At last – ‘Goireasan’ page updated

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I’ve finally – finally finished what has been a draft page on this site for ages. Spurred on by a recent meeting I attended in Edinburgh with colleagues from across the heritage sector, I thought it about time to finally formalise all the different online places that cover Gaelic heritage in some capacity. The topic of the meeting was developing heritage-focused Gaelic resources for schools/young audiences – I spoke about my own work – and it was a really valuable opportunity to discuss approaches and methodologies with folk who are keen to develop said resources but either don’t have Gaelic knowledge themselves or don’t know how to gain access to it.

There is no handy one-stop shop for heritage-related resources to do with Gaelic online and the ones I’ve amassed are certainly not exhaustive. However, hopefully they’ll be of use to anyone else looking for pointers. If there’s something you’ve seen that would be of use being added to the page, let me know! I forsee it being an ongoing work in progress.

The page – Goireasan (meaning Resources) can be found here: https://uiseag.com/goireasan-resources/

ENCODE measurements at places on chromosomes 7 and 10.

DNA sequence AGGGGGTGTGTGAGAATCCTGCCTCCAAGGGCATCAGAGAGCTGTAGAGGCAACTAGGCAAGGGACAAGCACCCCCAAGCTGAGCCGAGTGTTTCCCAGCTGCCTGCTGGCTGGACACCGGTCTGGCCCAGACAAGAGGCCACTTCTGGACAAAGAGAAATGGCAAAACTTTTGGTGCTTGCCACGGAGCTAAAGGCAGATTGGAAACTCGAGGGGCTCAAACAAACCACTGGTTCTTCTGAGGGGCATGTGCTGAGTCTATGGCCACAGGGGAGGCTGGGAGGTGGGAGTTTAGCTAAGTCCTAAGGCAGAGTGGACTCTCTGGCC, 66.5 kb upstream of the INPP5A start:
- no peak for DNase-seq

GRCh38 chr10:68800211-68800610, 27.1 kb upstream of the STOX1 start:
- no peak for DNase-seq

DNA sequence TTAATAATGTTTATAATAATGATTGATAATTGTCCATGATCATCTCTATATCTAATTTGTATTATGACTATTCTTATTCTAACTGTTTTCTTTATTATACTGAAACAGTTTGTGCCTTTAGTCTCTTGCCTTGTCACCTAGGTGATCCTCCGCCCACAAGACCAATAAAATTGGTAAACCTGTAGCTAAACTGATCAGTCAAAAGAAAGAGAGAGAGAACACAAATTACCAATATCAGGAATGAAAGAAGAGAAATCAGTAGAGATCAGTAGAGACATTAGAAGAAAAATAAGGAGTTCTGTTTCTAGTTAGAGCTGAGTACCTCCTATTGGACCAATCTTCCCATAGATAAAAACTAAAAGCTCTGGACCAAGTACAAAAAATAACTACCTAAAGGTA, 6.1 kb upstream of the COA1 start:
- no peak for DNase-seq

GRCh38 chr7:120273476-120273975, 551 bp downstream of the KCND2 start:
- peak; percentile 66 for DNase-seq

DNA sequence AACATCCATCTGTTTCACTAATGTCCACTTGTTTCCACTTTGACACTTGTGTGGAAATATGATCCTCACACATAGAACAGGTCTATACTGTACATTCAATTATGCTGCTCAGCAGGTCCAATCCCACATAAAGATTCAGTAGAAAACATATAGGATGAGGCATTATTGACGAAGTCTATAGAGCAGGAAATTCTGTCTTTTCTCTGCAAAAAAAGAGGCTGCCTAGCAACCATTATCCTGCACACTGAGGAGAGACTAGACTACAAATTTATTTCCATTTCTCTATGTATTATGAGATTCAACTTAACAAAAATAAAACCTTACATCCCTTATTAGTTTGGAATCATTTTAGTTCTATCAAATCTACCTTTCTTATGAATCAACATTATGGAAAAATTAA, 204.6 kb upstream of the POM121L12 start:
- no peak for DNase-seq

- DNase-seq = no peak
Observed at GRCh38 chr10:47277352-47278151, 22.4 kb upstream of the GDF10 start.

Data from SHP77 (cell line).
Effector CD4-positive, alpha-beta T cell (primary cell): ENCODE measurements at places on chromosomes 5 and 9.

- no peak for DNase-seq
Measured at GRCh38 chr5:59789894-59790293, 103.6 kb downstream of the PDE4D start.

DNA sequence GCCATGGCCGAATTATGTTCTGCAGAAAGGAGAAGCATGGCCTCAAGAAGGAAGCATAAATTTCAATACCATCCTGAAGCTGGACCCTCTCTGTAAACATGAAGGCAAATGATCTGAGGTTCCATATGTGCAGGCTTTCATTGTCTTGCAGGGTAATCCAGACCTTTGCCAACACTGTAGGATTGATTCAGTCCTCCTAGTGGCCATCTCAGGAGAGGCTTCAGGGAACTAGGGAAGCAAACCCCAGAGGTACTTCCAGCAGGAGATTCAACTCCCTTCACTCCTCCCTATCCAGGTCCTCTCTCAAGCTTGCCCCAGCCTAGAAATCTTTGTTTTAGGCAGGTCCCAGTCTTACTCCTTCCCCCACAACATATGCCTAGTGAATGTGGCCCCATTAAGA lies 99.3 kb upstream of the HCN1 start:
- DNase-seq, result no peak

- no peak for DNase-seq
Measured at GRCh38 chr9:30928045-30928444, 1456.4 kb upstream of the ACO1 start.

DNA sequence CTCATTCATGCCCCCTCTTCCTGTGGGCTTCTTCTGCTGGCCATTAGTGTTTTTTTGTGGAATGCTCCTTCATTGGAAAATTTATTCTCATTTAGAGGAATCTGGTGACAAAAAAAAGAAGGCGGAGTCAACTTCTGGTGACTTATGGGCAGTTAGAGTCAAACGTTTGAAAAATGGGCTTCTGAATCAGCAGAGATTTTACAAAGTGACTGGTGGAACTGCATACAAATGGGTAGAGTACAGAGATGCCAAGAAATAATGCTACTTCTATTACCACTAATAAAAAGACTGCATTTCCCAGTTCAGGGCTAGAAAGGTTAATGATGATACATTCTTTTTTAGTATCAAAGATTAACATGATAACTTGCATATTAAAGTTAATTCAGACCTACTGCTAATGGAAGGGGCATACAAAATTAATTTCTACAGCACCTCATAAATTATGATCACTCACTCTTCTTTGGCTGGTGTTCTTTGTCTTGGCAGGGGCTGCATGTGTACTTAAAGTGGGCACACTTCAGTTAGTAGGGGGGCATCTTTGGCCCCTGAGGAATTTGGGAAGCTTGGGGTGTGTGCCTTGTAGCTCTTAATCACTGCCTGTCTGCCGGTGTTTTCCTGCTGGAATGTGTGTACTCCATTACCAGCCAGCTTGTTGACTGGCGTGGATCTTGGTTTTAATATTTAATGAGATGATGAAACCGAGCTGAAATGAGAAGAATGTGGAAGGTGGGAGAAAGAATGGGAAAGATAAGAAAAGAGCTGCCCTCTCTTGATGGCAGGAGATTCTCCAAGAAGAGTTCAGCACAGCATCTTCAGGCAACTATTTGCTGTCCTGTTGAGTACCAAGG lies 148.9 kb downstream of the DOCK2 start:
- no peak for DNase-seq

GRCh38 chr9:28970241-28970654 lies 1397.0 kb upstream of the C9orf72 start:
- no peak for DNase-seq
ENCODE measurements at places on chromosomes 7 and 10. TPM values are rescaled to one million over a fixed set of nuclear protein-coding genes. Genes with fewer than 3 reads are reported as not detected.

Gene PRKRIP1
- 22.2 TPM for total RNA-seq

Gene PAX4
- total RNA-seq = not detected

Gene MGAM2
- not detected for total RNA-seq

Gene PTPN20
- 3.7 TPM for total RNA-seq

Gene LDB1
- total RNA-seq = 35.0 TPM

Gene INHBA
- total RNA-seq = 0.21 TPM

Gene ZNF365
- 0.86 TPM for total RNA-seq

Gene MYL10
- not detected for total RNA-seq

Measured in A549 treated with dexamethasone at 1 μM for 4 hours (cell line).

Yarns on Iona

I’m staring out the window of the study at the moment, watching the rain pool on the shed roof and the garden birds trying to figure out what this deluge is after weeks upon weeks of dry weather. I don’t mind the rain at all, but it does always put me in mind of whatever particularly nice recent weather we’ve had. Such was the case the week before last, when I spent an afternoon walking in Erraid and Iona whilst on holiday in Mull.

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I’ve been to Iona plenty of times before but had never before been to Erraid, a small tidal island most famous for being featured in Kidnapped. The walk was a great opportunity to stretch our legs, take in views we hadn’t seen before and get thoroughly burnt by the sun – the forecast was for a dreich day and we were shamefully caught out.

The afternoon was spent in Iona, which for me was a thinly-veiled excuse to spend some birthday money on Iona Wool. I’d seen their products at Edinburgh Yarn Festival in March and decided there and then and a garment in their yarn was in my future. I enjoy being able to support small enterprises, even more so when the staff are as friendly and helpful as they were to me. Not realising that there were cones available of my preferred yarns, I marched up to the till arms full of balls of yarn but the shop assistant stopped me and instead helped me find cones as “they are better value”. Much searching for the cones ensued, resulting in one very happy customer and some lovely conversations with another staff member. I admire any small business which is willing to forgo some profit for themselves in order to please a customer; I suppose it simply comes down to good customer service